Even before she made a name for herself on the silver screen starring in films like Pitch Perfect, Up in the Air, Twilight, and Into the Woods, Anna Kendrick was unusually small, weird, and “10 percent defiant.”
At the ripe age of thirteen, she had already resolved to “keep the crazy inside my head where it belonged. Forever. But here’s the thing about crazy: It. Wants. Out.” In Scrappy Little Nobody, she invites readers inside her brain, sharing extraordinary and charmingly ordinary stories with candor and winningly wry observations.
With her razor-sharp wit, Anna recounts the absurdities she’s experienced on her way to and from the heart of pop culture as only she can—from her unusual path to the performing arts (Vanilla Ice and baggy neon pants may have played a role) to her double life as a middle-school student who also starred on Broadway to her initial “dating experiments” (including only liking boys who didn’t like her back) to reviewing a binder full of butt doubles to her struggle to live like an adult woman instead of a perpetual “man-child.”
Enter Anna’s world and follow her rise from “scrappy little nobody” to somebody who dazzles on the stage, the screen, and now the page—with an electric, singular voice, at once familiar and surprising, sharp and sweet, funny and serious (well, not that serious).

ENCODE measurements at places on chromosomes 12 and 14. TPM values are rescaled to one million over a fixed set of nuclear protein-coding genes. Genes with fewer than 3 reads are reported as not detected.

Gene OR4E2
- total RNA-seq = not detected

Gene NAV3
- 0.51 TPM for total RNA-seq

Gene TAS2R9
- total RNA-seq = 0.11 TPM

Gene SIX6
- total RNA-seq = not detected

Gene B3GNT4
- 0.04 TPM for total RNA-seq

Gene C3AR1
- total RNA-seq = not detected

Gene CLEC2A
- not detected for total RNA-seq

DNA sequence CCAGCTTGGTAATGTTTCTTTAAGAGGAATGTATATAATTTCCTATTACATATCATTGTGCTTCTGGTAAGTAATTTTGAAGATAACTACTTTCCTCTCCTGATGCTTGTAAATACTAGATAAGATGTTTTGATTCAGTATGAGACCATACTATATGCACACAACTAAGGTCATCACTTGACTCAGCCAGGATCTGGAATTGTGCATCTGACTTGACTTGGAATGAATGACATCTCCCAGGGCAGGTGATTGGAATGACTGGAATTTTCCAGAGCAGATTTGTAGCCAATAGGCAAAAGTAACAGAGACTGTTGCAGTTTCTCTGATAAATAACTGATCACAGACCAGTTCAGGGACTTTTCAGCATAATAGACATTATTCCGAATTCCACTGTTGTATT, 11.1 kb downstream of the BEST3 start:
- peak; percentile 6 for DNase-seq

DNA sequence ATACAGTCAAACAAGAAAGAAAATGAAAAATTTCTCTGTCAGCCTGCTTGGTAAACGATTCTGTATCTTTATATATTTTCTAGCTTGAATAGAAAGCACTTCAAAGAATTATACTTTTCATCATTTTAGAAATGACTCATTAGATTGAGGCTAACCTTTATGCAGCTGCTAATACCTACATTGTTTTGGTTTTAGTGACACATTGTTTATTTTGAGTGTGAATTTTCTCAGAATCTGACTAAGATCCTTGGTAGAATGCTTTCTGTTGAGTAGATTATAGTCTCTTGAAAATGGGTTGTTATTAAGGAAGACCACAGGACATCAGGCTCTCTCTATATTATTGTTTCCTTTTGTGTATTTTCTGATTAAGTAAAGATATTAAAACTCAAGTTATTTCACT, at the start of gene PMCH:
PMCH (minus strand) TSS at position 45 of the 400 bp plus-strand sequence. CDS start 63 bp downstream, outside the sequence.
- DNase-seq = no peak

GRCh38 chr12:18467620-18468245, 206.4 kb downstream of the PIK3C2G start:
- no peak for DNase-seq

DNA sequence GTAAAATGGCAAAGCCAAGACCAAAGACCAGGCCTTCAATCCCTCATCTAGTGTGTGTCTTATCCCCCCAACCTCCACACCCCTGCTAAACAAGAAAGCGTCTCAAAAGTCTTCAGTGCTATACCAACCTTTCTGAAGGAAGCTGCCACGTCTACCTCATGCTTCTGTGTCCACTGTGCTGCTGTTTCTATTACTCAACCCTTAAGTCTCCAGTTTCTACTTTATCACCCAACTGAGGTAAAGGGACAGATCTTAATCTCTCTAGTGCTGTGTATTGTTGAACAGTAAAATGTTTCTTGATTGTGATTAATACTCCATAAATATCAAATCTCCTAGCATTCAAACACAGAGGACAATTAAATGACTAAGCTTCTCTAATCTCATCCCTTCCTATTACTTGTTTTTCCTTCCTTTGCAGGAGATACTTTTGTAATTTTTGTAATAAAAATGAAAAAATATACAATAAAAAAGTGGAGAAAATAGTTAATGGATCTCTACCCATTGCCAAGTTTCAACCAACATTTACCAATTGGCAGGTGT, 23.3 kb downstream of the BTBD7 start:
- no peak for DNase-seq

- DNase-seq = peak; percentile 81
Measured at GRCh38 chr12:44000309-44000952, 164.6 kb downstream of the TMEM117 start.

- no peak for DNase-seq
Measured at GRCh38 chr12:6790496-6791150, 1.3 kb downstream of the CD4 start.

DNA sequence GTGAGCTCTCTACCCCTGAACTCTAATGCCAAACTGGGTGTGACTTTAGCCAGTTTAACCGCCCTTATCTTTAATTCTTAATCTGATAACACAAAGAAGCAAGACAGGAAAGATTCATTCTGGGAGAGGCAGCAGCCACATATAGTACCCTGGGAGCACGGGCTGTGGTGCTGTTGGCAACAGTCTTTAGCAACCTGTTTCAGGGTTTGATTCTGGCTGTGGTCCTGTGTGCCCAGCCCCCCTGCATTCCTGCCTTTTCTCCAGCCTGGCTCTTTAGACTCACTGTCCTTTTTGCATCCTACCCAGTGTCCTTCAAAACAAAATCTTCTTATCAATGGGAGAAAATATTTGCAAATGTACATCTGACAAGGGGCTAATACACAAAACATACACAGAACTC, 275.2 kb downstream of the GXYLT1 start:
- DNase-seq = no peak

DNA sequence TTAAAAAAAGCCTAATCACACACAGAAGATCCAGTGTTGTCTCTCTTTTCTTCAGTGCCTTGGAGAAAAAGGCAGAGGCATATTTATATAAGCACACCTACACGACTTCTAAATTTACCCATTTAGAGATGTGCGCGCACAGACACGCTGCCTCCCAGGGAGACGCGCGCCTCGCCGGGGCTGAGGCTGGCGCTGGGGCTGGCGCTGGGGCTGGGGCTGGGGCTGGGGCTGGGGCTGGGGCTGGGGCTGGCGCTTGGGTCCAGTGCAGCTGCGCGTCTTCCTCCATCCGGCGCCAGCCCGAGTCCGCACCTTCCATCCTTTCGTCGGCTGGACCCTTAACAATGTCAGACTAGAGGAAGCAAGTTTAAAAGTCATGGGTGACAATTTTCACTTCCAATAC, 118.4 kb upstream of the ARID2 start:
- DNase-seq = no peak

Shona's review 5 of 5 stars
I first picked up this book back in December, a friend had bought a copy and I sneaked a peak at the first chapter. I immediately loved the tone of the book, it feels like listening to Kendrick talking in an interview, and I knew that I would need to grab myself a copy. When I finally managed to get my hands on a copy of my own I promised I'd read only a chapter or two at a time, but I found myself enjoying it so much I couldn't put it down.
In this collection of essays Anna talks about her life growing up, her various acting jobs (both on stage and on film), and about her experiences dating and all that comes with it.
I don't often add quotes from the book in my reviews, but this piece has stuck in my head since reading it, never before have I related so much to a piece of writing.
It's not that deep down I want someone to 'take care of me', it's that I'm exhausted and occasionally overwhelmed by self-doubt. I'm steering the ship, but I don't know what I'm doing. None of us do. But it would be so nice to believe that someone out there did, and that maybe they could take the wheel for a little while. It's a seductive feeling. It would be great if it were real. But I guess I've got to count on myself. Which is not great news.As a fan of The Twilight Saga and Pitch Perfect I was a little disappointed that these didn't feature a little more in the book, but all in it was a great read.